The Federal Government has expressed renewed determination to eradicate illiteracy in Nigeria, estimated at about 56 million of the nation’s population who cannot read and write.
This is even as the United Nations Educational Scientific and Cultural Organisation (UNESCO) has lamented that halfway point in the 2030 Agenda for Sustainable Development, over 244 million school-age children are still not in school with 98 million of them in sub-Saharan Africa.
Minister of Education, Professor Tahir Mamman, SAN, speaking on Friday in Abuja during the commemoration of the 2023 International Literacy Day, said the fight against illiteracy in Nigeria is a battle that “must be won” given the commitment and directive of President Bola Ahmed Tinubu that illiteracy must be eliminated in the country.
He notes that the mandate entrusted to him and his Minister of State for Education, Dr. Yusuf Sununu, by Tinubu in his vision of renewed hope includes mass literacy as a top priority.
He noted that President Tinubu does not want a single illiterate in Nigeria and that as an educationist he would ensure that the mandate is achieved.
He described illiteracy as a scourge and disease that the government would not allow to continue, adding that the ministry has the directive of the President and “we have resolved to address it”.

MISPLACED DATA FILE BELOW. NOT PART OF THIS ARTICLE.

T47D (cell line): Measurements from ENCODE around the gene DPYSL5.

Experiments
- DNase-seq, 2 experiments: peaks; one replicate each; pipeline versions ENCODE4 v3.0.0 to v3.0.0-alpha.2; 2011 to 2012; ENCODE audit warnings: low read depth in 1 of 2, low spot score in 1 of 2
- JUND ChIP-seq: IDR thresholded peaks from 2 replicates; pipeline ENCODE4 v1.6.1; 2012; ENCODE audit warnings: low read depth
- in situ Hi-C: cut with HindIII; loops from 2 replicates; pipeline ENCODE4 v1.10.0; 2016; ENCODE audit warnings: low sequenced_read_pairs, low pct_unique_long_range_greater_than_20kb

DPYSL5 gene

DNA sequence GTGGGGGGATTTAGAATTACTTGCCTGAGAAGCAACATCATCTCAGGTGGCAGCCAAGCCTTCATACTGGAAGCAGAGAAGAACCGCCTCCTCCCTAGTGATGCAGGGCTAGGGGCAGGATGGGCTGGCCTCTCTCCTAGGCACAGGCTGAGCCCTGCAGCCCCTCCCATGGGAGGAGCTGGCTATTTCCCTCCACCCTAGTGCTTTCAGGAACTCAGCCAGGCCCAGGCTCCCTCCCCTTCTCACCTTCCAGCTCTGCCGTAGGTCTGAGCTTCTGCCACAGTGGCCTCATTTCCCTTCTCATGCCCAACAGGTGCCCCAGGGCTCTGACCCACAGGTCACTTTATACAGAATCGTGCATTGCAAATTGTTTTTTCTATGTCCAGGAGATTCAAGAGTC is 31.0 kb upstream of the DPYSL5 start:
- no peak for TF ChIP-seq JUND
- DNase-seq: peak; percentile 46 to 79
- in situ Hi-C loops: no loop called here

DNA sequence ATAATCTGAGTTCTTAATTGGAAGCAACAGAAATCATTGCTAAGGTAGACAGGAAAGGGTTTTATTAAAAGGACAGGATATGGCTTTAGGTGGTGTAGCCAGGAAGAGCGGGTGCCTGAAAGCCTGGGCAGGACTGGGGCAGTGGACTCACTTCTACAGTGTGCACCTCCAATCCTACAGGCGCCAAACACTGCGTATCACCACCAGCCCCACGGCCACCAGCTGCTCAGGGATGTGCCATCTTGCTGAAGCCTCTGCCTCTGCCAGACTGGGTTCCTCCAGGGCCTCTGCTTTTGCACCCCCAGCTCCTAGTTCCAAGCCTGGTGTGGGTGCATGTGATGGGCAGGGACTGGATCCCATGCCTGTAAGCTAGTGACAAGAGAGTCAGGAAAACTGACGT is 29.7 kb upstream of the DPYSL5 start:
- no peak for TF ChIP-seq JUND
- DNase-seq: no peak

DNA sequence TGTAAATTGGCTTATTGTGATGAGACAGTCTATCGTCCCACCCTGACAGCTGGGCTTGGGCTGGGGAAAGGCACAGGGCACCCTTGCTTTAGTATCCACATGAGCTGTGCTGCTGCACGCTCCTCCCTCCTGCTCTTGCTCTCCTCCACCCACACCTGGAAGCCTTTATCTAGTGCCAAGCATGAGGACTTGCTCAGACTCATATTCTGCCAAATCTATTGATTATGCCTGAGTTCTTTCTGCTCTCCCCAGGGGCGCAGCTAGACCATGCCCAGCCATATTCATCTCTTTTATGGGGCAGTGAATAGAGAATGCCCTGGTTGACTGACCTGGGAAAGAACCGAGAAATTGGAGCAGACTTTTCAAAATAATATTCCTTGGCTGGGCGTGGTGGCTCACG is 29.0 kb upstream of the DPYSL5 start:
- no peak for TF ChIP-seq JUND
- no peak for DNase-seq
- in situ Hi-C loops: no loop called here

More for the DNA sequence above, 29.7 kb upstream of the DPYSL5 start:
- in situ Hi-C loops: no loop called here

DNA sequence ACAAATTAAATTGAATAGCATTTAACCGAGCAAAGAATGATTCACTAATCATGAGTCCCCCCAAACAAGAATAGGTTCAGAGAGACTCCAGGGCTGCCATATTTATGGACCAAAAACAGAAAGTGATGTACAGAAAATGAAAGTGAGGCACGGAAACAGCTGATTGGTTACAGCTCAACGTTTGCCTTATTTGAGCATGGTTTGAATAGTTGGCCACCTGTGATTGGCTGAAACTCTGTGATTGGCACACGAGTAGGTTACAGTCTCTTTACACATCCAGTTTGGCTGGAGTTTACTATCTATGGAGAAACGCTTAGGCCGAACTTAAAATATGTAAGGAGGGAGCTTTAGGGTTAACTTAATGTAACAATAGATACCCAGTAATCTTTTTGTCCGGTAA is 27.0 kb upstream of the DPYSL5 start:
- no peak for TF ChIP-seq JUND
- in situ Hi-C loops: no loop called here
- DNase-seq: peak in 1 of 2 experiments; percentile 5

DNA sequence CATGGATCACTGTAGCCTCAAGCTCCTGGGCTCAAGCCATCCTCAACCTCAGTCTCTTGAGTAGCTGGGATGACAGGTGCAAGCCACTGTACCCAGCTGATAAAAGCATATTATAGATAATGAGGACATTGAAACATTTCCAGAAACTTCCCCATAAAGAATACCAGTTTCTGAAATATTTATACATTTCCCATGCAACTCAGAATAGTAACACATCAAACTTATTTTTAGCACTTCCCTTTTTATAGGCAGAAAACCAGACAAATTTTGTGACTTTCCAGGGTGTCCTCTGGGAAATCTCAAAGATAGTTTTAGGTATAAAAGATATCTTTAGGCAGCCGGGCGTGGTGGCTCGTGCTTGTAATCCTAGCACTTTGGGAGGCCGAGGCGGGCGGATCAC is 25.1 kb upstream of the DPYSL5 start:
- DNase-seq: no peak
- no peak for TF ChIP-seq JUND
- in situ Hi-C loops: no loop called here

Mamman said: “This event also marks my very first outing as Minister of Education since my appointment a few weeks ago. Hence I am very excited and filled with enthusiasm to pilot the mandate entrusted to me by Mr President in his vision of “Renewed Hope” which cuts across all sectors and human endeavours including Mass Literacy, Adult and Non-Formal Education which offers people a second chance, sometimes even a third and fourth.
“Its focus is on lifelong learning. It provides everyone with the hope to live and to change unacceptable circumstances and situations. It provides an alternative means of access to learning through further training and lifelong learning.
“Thus, the theme of the 2023 International Literacy Day; “Promoting literacy for a world in transition: Building the foundation for sustainable and peaceful societies”, is a most fitting conjecture that accurately describes the world we live in today; effectively exploring the patterns of transformation and adjustment that have characterized education globally as a result of its ever-increasing scope and paradigm.
“Specifically, it awakens our consciousness to the need to continually make required adjustments in our approach to literacy delivery with a view to meeting the current global trends.
“The Ministry would continue to leverage on the existing progress and transformation in the development of literacy while setting the stage for lifelong learning of the Nigerian adults and youths.
“We would continue to rethink the fundamental importance of functional literacy as a necessary panacea that will help build resilience and ensure quality, equitable and inclusive education for all,” he said.
The Minister commended Audrey Azoulay the Director General of UNESCO and her staff for their continued support in coordinating wide-ranging technical and financial assistance of the UN system, donor countries and the private sector, in country-level implementation of initiatives and programmes aimed at reducing the Scourge of illiteracy worldwide.